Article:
By Amy McCarthy
By Scott Reitz
By Scott Reitz
By Lauren Drewes Daniels
By Alice Laussade
By City of Ate
Breakfasts were a big disappointment. And this is a potent misstep, as breakfast constitutes the ultimate road food no matter what the clock is doing. In a move that boggles the mind, Truckers ceased serving cooked-to-order eggs because they claim a favorable review brought in breakfast hordes that left them flat-footed with angry patrons waiting an hour or more for their over-easies. But if real truckers did business like this--hitting the jake brake instead of dropping into low gear and punching the gas every time the road presented steep hurdles--we'd all be marching on Washington demanding our beer deliveries instead of promising to cancel our Playboy subscriptions. At Truckers, you can only get your eggs scrambled and--though flawlessly prepared--the availability of a single option is exasperating. My guess is this strategic retreat will solve the problem: Those annoying crowds will take a hike and go somewhere else.
And that's the most likely outcome, because the remaining breakfast offerings kind of jack-knifed on the plate. The oatcakes, sparked with nutmeg, were singed and rubbery, while our sausage patties resembled fried Stridex pads and had to be exchanged for edible versions.
Truckers is a comfortable, relaxing space that's eminently inviting. Watching a football game at its bright bar void of pretension beats the pigskin out of tube-gazing at any sports bar you can name, no matter how well-endowed the screen. And the staff is friendly and genuine almost to a fault. But it's the heights this place reaches--in its food, service, and atmospherics--that make its menu blunders so frustrating. Kicking these stragglers into shape while giving customers the same egg choices offered by any greasy spoon worth its health code violations would make this spot the road rage for more than just hungry diesel-heads.
English satirist Jonathan Swift once wrote: "He was a bold man that first ate an oyster." No doubt many of us can empathize with the sentiments in this statement. The oyster, most often eaten raw, with its creamy beige or pale gray flesh that's soft and moist delivering a light sea-spray flavor, is a little off-putting. The texture can sometimes border on slimy, and the flavor can sometimes strike with a sea potency that shoots shivers of revulsion down the gullet.
Someone once told me that you should never chew an oyster, but simply introduce it to your mouth for a few seconds and quickly swallow it, absorbing its ripe sensuality in the throat. I soon discovered consuming oysters in this manner--lubricated with plenty of champagne--is a great form of recreation. This discovery was made richer when I learned of the alleged aphrodisiac qualities these mollusks have long been thought to possess, though with time I realized this is due more to their eroticized appearance and texture than to any stimulative effect on libido.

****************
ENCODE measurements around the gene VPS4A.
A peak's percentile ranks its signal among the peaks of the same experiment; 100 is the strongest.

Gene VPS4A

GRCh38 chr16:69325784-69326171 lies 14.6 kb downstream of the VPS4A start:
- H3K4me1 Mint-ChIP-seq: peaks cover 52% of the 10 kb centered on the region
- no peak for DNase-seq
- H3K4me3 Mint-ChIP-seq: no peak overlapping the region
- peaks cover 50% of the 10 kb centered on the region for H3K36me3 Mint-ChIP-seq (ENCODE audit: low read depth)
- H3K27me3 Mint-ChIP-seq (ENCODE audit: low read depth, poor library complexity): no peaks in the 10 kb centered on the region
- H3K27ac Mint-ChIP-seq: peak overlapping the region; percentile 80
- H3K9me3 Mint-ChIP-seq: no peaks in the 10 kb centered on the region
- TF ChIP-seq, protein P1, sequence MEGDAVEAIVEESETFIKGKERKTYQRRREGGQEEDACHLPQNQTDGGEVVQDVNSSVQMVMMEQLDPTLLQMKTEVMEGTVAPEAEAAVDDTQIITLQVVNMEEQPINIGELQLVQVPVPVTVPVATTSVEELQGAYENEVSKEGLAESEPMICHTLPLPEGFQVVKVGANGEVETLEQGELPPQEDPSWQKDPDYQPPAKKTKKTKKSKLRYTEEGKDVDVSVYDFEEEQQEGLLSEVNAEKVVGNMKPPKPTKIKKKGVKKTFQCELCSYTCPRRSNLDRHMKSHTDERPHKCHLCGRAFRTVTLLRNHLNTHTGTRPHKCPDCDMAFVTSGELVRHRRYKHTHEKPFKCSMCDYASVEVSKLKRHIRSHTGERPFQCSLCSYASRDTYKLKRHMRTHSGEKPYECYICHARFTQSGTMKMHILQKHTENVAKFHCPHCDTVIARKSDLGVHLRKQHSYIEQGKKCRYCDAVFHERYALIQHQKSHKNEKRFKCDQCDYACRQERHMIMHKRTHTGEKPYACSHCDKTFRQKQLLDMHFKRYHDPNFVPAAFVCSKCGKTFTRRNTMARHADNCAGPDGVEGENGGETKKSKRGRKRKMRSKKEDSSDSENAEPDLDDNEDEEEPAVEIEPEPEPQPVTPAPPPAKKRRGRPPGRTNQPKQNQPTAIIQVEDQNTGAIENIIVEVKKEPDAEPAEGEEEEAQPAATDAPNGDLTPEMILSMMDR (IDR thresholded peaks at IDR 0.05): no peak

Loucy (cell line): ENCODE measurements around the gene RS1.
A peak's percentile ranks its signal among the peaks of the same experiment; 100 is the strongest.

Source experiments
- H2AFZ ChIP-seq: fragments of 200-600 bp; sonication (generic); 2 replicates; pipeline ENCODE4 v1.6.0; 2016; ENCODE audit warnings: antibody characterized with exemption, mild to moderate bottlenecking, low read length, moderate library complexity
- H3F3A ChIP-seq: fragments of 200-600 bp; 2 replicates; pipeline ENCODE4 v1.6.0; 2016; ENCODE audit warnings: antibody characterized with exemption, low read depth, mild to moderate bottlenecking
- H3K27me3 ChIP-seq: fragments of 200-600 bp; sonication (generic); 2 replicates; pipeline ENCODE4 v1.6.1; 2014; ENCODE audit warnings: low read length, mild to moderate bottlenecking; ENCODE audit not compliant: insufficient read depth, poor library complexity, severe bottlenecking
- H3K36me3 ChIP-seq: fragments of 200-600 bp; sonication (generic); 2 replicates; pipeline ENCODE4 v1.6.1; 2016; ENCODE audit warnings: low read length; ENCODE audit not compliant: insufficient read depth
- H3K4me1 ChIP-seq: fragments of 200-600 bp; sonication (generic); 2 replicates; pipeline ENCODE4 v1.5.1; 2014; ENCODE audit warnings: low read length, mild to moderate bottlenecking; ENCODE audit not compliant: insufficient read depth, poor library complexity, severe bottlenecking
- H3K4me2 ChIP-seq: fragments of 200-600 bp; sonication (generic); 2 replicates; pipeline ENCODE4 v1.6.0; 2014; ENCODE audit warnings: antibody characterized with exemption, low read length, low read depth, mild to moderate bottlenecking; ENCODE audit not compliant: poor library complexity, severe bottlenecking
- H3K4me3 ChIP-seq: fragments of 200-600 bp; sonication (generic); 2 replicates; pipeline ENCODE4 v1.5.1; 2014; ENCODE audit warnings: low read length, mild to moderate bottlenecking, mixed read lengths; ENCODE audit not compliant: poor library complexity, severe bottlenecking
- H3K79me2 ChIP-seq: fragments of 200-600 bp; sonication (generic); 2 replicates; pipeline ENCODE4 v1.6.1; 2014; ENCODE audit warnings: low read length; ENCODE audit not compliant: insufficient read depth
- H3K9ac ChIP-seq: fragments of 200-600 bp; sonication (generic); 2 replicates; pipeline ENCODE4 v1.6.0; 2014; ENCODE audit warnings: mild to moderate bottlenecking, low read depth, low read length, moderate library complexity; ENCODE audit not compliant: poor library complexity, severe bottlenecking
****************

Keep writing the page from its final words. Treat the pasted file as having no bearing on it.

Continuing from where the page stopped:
I realized the flavor is not at all unpleasant, and that, with the exception of fresh-squeezed lemon, the dressings we shroud them with--cocktail sauce, drawn butter, vinegar seasoned with shallots and pepper--never did much except mask and pervert. That's why I was suspicious when Shell's Oyster Bar and Grill recently introduced, with a lot of fanfare, a new oyster concoction. Dubbed Absolut Oysters, this seemingly gimmick-ridden creation includes a dozen freshly shucked oysters topped with a pico de gallo marinated in Absolut vodka plus a side of lemon wedges and cocktail sauce. It also includes a couple of shots of cold vodka.
It's far from a gimmick, however. The pico de gallo treatment worked as well with these mollusks as a simple squeeze of lemon--maybe better. The clean freshness of the tomato, onion, bell pepper, and jalapenos blended seamlessly with the briny oyster flavor, while the fresh vegetable crunch provided a welcome contrast to the soft flesh.
Shell's introduced this item just after opening its third location on Lemmon Avenue (the other spots are in Snider Plaza and Colleyville). Launched in 1995, Shell's is owned by partners Randy and Michele DeWitt and Bill Bayne. The Lemmon Avenue spot is tucked in a circa 1916 house that was an Asian gift and antique shop before it was transformed into the restaurant in June. It's a comfortable spot stuffed with fishing tackle, distressed wood, lighting fixtures made from upended aluminum oyster buckets, and lots of celebrity photos with silly quotes about Shell's scrawled across them.
Unfortunately, the rest of Shell's menu seems to take its cues from the intentionally disheveled decor. The shrimp and crab platter for two was loaded with succulent, tender, sweet peel-and-eat shrimp. But the snow crab was mushy, lacking this crab's characteristic supple freshness and delicate flavor. Chunks of andouille sausage, firm and juicy with a good spice clip, were buried among these shellfish.
From the "things that don't swim menu," the Louisiana pot roast was a pleasant surprise. The meat is rubbed in Cajun spices, seared on a charcoal grill, and braised in a puddle of beef stock, creating a full-flavored, moist slice of roast, though the spices could be up-ticked.
Other selections were complete non-starters. The catfish, served lukewarm, was moist but bland, with no distinctive coating seasonings to engage the palate. Following suit, the blackened shrimp was dry, bursting with flavors reminiscent of musty cardboard. And the grilled amber jack with mango salsa--a fresh fish selection--was a complete mismatch, pairing huge chunks of mango with a flat, dry strip of fishy-tasting meat.